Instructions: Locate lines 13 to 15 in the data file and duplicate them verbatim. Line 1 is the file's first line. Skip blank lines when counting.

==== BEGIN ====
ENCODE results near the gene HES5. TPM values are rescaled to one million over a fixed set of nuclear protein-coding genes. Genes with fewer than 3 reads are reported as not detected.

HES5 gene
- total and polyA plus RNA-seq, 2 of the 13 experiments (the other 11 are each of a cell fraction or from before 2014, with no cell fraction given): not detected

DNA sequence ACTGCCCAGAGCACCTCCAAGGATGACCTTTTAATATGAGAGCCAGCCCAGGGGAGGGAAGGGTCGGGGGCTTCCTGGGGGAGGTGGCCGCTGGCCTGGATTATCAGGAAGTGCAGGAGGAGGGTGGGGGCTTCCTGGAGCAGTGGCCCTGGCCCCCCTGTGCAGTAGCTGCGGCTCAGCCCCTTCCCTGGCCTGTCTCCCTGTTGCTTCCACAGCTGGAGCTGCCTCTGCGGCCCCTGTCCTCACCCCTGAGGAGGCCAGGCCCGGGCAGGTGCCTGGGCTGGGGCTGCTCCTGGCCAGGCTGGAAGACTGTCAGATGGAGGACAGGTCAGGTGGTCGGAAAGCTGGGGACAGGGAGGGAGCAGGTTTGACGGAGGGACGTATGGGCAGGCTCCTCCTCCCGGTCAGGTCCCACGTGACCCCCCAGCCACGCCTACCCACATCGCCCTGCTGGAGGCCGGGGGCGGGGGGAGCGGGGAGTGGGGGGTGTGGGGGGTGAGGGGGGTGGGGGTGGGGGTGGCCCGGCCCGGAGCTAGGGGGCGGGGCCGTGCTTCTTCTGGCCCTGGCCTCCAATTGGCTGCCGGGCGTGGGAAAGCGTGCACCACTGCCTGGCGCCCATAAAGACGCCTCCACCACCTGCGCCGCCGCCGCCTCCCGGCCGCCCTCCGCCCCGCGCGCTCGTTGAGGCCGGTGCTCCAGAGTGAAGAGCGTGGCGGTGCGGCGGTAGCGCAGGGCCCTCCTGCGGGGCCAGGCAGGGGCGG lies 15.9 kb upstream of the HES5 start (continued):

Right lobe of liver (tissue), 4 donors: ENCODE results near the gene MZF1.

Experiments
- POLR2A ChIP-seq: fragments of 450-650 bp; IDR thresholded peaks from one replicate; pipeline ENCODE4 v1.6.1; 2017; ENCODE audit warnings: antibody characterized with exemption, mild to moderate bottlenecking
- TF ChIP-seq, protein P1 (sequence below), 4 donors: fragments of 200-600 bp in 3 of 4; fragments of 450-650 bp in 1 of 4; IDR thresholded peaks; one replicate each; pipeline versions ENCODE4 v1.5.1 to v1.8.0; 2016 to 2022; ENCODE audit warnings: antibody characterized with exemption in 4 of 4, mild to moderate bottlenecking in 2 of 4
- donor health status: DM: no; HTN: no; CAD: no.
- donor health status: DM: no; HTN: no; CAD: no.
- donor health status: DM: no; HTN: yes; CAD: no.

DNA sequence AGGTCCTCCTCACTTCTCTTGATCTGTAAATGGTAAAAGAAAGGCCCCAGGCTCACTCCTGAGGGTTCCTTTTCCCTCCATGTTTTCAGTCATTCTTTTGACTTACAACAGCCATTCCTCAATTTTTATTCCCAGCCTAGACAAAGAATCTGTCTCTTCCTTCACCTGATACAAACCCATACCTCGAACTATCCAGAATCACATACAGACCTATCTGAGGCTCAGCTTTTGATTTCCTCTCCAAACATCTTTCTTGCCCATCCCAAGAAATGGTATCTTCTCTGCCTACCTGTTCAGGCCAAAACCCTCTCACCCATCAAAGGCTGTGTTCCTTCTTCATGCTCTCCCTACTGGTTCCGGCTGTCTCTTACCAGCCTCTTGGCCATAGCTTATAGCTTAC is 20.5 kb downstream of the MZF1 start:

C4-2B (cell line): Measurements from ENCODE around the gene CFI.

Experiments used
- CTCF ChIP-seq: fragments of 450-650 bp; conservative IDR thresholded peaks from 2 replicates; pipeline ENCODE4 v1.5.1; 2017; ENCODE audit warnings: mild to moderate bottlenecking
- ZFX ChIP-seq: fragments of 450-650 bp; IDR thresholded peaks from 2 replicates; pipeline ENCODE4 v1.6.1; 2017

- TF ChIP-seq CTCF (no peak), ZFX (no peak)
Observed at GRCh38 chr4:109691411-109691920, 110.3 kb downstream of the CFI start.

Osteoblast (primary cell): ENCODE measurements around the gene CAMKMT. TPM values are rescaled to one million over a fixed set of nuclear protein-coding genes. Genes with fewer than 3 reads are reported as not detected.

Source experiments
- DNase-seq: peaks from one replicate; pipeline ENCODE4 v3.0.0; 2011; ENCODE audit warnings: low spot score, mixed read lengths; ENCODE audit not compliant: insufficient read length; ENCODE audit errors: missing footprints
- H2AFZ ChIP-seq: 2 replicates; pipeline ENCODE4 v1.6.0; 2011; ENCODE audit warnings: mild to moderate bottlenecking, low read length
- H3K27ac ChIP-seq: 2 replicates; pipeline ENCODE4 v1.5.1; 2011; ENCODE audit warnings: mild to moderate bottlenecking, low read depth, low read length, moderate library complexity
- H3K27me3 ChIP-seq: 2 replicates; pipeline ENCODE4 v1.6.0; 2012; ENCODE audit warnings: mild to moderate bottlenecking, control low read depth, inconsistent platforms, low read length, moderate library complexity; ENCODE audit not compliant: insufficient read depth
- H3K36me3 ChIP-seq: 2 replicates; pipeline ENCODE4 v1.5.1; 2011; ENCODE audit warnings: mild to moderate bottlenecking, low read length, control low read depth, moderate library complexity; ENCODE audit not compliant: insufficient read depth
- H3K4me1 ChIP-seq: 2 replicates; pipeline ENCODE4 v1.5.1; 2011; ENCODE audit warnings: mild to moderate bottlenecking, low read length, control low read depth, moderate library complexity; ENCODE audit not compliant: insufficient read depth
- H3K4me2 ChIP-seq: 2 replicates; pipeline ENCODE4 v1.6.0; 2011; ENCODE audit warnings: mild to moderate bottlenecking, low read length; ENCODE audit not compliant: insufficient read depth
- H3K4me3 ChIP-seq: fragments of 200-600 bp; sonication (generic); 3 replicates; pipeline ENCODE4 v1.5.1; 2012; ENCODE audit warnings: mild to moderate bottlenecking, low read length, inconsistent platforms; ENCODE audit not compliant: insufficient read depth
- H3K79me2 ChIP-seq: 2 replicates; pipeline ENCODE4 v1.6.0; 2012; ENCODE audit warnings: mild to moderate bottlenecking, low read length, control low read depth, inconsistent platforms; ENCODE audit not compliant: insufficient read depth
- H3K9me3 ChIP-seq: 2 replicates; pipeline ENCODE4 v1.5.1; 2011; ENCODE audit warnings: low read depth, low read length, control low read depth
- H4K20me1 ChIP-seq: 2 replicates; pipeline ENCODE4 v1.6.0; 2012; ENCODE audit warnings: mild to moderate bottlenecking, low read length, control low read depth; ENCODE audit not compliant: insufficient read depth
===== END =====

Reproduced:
C4-2B (cell line): Measurements from ENCODE around the gene CFI.

Experiments used
- CTCF ChIP-seq: fragments of 450-650 bp; conservative IDR thresholded peaks from 2 replicates; pipeline ENCODE4 v1.5.1; 2017; ENCODE audit warnings: mild to moderate bottlenecking